Monday, February 22, 2010

First RAW Experience

A couple of days ago, I shot this still-life of some chess pieces I made over a year ago. While composing it, I thought it might look good in monochrome, so I went ahead and shot in RAW+JPEG mode. That way, I figured, I could try playing with the RAW file in Lightroom, and if I didn't like it I could always default to converting to monochrome from the JPEG in Photoshop.

Turns out I was right. It does look good in monochrome.

click to enlarge, or see it on Flickr
Aperture: f/6.3
Shutter Speed: 6 seconds
ISO: 100
Focal Length: 36 mm

The Lightroom tools for monochrome are extremely intuitive, even when working in RAW. In fact, had I not known, I wouldn't have been able to tell that I was working in RAW. When I was happy with my result, I exported to JPEG. Just for comparison purposes, I did my best work on the JPEG with Photoshop to see if I liked that result any better. It wasn't even close. RAW is champion when it comes to monochrome. I couldn't get close to the amount of contrast I wanted without severe posterization.

My last step was just to experiment with a vignette in Photoshop until I liked it. There are a few things I feel I could have done better, and a couple of things I thought I wouldn't like, but turned out really good. The pawn isn't in sharpest focus. It's pretty close, but I should have been paying more attention when I set the shot up. The aperture could have been stopped down just a little more, to achieve the really distinctive hierarchy of levels of focus I was going for. And I didn't think the unfinished tops of the pieces would look good, but I think they add some character to the shot.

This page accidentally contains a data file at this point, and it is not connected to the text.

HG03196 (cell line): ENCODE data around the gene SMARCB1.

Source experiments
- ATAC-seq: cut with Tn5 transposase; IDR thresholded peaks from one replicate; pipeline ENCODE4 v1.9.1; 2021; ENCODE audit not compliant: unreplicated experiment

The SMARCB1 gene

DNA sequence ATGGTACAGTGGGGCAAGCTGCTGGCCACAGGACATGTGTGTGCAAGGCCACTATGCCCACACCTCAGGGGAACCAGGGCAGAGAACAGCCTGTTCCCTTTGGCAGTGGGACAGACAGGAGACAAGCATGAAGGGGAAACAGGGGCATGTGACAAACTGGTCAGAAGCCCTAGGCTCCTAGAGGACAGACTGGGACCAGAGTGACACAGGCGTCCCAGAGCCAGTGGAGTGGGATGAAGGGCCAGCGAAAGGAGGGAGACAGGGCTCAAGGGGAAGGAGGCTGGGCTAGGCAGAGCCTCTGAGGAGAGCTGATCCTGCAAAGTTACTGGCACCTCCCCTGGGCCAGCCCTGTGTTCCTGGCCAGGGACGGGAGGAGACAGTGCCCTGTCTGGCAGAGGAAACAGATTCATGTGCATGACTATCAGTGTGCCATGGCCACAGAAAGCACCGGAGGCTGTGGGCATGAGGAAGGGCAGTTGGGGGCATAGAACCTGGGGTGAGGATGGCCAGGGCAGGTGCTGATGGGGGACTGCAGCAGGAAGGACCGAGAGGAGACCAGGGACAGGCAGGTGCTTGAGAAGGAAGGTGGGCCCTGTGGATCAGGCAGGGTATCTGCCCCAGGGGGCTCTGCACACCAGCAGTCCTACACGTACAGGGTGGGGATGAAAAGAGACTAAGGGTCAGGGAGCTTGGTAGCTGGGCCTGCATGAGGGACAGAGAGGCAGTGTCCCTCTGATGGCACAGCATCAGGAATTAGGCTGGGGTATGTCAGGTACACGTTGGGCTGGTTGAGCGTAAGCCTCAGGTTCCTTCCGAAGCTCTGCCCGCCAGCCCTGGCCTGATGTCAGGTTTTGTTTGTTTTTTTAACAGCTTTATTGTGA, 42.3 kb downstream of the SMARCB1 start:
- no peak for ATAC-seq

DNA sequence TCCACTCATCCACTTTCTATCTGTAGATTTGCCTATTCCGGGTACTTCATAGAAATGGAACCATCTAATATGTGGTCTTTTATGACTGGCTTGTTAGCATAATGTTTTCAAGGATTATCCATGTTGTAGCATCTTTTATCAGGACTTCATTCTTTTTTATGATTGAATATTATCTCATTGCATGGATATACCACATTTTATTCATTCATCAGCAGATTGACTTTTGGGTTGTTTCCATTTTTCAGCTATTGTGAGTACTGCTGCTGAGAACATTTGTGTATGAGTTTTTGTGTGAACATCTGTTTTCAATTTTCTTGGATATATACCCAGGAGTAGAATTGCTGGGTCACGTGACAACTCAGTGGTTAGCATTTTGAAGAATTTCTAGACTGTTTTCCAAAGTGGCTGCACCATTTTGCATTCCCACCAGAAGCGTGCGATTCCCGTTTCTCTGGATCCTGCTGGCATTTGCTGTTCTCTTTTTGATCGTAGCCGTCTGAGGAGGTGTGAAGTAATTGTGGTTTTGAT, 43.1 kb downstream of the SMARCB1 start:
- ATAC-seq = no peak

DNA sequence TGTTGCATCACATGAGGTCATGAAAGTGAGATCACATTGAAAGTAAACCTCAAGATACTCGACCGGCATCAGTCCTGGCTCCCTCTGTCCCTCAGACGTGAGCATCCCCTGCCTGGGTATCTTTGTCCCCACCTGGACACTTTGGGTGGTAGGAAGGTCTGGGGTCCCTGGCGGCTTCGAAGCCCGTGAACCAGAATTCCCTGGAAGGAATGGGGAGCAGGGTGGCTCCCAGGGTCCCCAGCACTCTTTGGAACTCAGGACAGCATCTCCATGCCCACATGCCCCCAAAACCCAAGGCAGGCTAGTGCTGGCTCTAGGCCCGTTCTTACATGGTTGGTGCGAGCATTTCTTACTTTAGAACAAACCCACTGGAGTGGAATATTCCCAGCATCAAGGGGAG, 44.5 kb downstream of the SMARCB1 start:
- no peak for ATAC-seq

I may try a redux of this shot sometime with a more carefully set-up environment, etc. But now I know: for monochrome photos, don't bother with anything but RAW anymore.


  1. I am enjoying watching your epiphanies unfold into the world of RAW and D-SLR photography! It was a whole new world for me when I switched from my PowerShot to the Rebel t1i. It's a major leap out of "snapshot" into art. Although, like you, I always tried to maximize the most of my PowerShot, learning composition, lighting, effects, settings, etc. It makes the transition natural, and SO much fun and endless potential and possibilities!

  2. I usually always shoot in RAW/JPEG mode. The only time that I don't is when I'm doing sports shooting, and I want a faster burst rate. The dynamic range of the image usually seems much better in RAW to me.


Like what you see? Have a question? Leave me a comment!